Research finds Israel has world's healthiest diet

Henrietta Brewer
April 6, 2019

Diets high in sodium, low in whole grains, and low in fruit together accounted for more than half of all diet-related deaths around the world. Chris Murray, director of the Institute for Health Metrics and Evaluation at the University of Washington, which led the work, said it "affirms what many have thought for several years". The largest killer in the 11 million global deaths attributed to poor diet every year is cardiovascular disease, which is often caused or made worse by obesity.

Deaths related to diet have increased from eight million in 1990, but this is largely due to the rising population.

The research also highlighted the huge burden that disabilities caused by poor diets placed on society. The report, which tracked trends in consumption of 15 dietary factors from 1990 to 2017 in 195 countries, showed that nearly every region of the world could benefit from rebalancing their diets.

On the flip side, consuming too much red meat, processed meat, trans fat, and sugar-sweetened beverages were also among the risk factors.

The diets most closely linked to death were those high in sodium, and low in whole grains, fruits, nuts, seeds and omega-3 fatty acids, the study found.

Research carried out by Dr Christopher Murray, Director of the Institute for Health Metrics and Evaluation, University of Washington in the United States has found that Israel has the world's healthiest diet, or to be more precise, the world's least unhealthy diet.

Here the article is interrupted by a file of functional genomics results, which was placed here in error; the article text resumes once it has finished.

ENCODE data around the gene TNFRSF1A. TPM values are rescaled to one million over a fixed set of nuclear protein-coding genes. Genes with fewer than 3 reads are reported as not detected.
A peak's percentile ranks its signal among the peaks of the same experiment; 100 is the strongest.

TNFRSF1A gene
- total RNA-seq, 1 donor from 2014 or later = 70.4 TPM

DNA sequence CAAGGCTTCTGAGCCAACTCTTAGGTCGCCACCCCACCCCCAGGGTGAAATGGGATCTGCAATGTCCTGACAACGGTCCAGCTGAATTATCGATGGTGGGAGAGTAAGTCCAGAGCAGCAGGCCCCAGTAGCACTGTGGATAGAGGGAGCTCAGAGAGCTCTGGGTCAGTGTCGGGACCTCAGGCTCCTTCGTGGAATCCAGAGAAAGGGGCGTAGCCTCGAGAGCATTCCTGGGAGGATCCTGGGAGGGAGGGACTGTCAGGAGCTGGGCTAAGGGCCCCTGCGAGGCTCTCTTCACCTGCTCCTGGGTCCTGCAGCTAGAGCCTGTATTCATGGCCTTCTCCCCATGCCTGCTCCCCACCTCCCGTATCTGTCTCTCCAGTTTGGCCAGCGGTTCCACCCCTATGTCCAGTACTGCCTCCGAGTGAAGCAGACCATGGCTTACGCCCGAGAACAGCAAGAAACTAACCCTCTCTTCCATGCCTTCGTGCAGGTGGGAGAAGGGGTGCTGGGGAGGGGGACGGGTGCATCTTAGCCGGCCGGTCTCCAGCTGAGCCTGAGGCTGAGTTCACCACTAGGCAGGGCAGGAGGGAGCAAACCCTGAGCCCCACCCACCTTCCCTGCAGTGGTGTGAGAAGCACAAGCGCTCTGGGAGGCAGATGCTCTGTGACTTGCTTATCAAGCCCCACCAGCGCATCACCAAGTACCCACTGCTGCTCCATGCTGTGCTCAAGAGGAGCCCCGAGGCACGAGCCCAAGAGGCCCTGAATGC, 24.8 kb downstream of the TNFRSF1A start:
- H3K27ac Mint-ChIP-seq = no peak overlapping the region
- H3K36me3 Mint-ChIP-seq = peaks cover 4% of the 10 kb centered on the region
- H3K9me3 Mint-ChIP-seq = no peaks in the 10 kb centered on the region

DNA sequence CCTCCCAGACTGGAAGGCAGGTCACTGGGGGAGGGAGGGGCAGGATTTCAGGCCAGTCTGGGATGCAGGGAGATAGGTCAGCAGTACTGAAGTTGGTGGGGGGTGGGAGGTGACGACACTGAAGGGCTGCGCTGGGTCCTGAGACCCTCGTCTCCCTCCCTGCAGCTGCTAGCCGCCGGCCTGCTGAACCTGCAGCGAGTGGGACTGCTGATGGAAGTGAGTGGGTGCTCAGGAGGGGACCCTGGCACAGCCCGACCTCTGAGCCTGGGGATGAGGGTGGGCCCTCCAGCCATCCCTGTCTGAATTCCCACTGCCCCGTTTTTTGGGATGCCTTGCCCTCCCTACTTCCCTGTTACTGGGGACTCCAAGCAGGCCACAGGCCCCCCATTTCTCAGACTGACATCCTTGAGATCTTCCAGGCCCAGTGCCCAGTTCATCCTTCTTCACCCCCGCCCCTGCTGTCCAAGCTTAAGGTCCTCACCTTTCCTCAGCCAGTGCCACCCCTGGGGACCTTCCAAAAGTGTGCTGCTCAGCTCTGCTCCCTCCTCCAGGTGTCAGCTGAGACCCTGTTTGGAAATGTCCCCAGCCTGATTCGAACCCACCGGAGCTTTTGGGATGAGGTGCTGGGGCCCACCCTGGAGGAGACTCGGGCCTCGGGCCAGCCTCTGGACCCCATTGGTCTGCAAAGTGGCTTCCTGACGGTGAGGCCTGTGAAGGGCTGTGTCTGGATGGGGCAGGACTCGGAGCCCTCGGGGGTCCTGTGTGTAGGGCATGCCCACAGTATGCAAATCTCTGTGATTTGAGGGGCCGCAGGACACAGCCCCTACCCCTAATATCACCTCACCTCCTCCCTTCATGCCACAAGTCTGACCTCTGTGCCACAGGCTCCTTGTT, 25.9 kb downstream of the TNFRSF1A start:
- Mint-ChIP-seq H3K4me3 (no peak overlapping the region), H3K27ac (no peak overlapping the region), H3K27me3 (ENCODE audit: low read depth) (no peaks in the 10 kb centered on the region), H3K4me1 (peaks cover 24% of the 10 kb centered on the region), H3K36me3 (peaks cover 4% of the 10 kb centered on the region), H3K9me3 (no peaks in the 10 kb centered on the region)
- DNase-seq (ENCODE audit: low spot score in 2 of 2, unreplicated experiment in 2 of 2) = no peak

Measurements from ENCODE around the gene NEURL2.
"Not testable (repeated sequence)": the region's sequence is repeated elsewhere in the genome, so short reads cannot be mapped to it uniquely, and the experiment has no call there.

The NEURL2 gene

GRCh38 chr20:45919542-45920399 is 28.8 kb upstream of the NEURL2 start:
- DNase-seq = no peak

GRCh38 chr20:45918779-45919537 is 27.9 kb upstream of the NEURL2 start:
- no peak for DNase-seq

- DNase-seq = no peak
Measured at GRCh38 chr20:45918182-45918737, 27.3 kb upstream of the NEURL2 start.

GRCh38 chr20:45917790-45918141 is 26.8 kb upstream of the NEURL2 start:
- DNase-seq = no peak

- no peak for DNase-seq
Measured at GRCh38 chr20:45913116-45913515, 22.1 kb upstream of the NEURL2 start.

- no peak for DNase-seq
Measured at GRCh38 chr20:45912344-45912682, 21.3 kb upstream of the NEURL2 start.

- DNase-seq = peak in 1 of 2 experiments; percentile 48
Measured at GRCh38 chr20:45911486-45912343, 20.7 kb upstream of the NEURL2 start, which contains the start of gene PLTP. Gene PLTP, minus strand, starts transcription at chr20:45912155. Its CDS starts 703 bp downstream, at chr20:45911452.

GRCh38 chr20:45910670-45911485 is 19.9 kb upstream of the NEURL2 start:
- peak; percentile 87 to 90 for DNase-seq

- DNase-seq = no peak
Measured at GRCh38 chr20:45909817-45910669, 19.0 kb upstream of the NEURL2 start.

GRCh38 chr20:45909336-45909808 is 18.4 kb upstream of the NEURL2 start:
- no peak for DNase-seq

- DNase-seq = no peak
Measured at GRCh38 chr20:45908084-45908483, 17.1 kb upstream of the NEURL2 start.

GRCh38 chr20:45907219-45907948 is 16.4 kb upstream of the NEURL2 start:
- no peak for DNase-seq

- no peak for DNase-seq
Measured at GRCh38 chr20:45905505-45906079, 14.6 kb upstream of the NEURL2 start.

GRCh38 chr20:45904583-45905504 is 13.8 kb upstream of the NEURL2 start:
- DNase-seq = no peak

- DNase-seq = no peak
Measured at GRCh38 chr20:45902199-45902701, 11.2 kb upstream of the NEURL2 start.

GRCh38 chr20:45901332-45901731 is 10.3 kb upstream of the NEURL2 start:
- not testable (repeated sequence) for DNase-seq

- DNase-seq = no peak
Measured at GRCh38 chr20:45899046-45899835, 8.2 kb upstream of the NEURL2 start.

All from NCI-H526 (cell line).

A global danger list found that risky diets consisted of too much salt, too little fruit and too few whole grains.

The study funded by the Bill & Melinda Gates Foundation found the U.S. had 171 deaths per 100,000 compared to 127 in the UK.

"Poor diet is associated with 1 in 5 deaths worldwide, according to a new, large study".

He added that the study showed that campaigners should start promoting healthy foods such as nuts and fruit rather talking about the harmful affects of red meat, sugar and fat.

On average, diets included only 12% of the recommended daily intake of 25g of nuts and seeds and 23% of the recommended daily intake of 126g of whole grains.

Based on the study, the world needs more nourishment instead of just any food on the table.

'Two servings of fruits and three servings of vegetables per day per individual accounted for 52 percent of household income in low-income countries, 18 percent in low to middle-income countries, 16 percent in middle to upper-income countries, and 2 percent in high-income countries. The researchers said that the idea of increasing the consumption of a healthy diet needs to be added to policy debates.

"This study gives us good evidence of what to target to improve diets, and therefore health, at the global and national level", said Oyinlola Oyebode, associate professor at Warwick Medical School in Coventry, England, who was not involved in the research.

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